Growth in the U.S. economy is helping to fuel the momentum, said Ed Dooley, vice president of communications and education for the Air-Conditioning and Refrigeration Institute (ARI). Housing starts, though a little slower than last year, are still strong. But the main reasons for the strong performance, Dooley said, are the healthy replacement market and the sophistication of the contractors serving it.
"Contractors are better now at selling comfort," he said, "and that includes features that range from filtration to programmable thermostats. With this emphasis on comfort and service contracts, the consumer feels more confidence in the advice they get and are more willing to replace their older units."
Last year's heat and "the early hot weather in April and May in some parts of the country also helped spur consumer interest," Dooley said. "Last year's hot weather helped as people weighed prospects of their units failing during a heat wave."
"Of course, the improved economy helps greatly, too," Dooley said. "The current slowdown in the employment picture is troubling, but with a 3- to 4-percent growth rate in the economy, we can expect a very good year for U.S. shipments, with a new record and the first year ever over 7 million units."
The FuelIt has long been acknowledged that the HVAC unitary market is more affected by replacements of existing units than by the installation of new ones. Both areas have been supported this summer by consumer confidence, which rose for the fourth straight month in July, Dooley pointed out, hitting the highest level since June 2002.
Housing starts cooled in June from what experts considered an unsustainable rate, Dooley said.
On June 30, the Federal Reserve Board raised short-term interest rates to counteract inflation. Still, 30-year fixed mortgage rates remained unexpectedly below six percent through July, Dooley pointed out. "Buoyed by strength in the first five months, single-family housing starts are likely to achieve an all-time high in 2004, surpassing last year's record of 1.499 million units."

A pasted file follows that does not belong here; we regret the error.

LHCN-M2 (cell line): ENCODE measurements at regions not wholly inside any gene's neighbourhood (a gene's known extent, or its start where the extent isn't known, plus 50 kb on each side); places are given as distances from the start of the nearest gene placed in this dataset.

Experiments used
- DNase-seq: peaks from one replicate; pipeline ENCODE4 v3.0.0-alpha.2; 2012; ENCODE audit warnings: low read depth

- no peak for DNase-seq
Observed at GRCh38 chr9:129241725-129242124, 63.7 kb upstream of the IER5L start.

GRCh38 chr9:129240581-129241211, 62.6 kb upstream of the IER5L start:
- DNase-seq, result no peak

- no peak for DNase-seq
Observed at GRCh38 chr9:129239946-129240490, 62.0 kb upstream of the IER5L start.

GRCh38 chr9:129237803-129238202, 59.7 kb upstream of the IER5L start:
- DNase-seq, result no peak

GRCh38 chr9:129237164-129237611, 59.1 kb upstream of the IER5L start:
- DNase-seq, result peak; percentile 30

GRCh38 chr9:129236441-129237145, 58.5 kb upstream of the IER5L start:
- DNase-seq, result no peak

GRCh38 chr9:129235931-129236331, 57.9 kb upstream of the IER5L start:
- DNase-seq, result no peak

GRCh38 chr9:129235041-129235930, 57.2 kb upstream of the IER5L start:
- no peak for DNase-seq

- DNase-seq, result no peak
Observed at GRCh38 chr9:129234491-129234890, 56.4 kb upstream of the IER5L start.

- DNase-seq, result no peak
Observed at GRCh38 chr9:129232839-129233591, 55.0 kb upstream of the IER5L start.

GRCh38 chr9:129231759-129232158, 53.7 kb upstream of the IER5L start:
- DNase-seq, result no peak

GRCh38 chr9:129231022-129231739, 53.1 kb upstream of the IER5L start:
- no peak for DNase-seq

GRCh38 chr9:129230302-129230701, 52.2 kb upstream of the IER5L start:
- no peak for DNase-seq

More than 87 percent of new U.S. homes are built with central air, the institute reported.
"Although the industry benefits from a strong new housing market, it is affected more by the installed base of more than 70 million units," ARI stated.
"The industry is in the enviable position of shipping most of its units as replacements for aging air conditioners," Dooley said, "and as upgrades for remodeling projects spurred by mortgage refinancing or existing home sales."
The NumbersAccording to ARI's figures, factory shipments for residential and light commercial units soared 14 percent above June 2003, which set the previous record of 946,416 units. This year's numbers included 236,433 heat pumps, "a new single-month record in that category and a 24-percent increase over last June," Dooley said.
The year-to-date total of 1,028,000 is up 18 percent from the January-June period in 2003.
At the current pace, shipments of central air conditioners and heat pumps this year could approach 7.3 million units, plus exports of more than 600,000 units, which would eclipse the annual record of 6,807,262 set in 2003.
Sidebar: Gazing BackLooking back at U.S. unitary shipments, ARI notes the following:
Publication date: 08/16/2004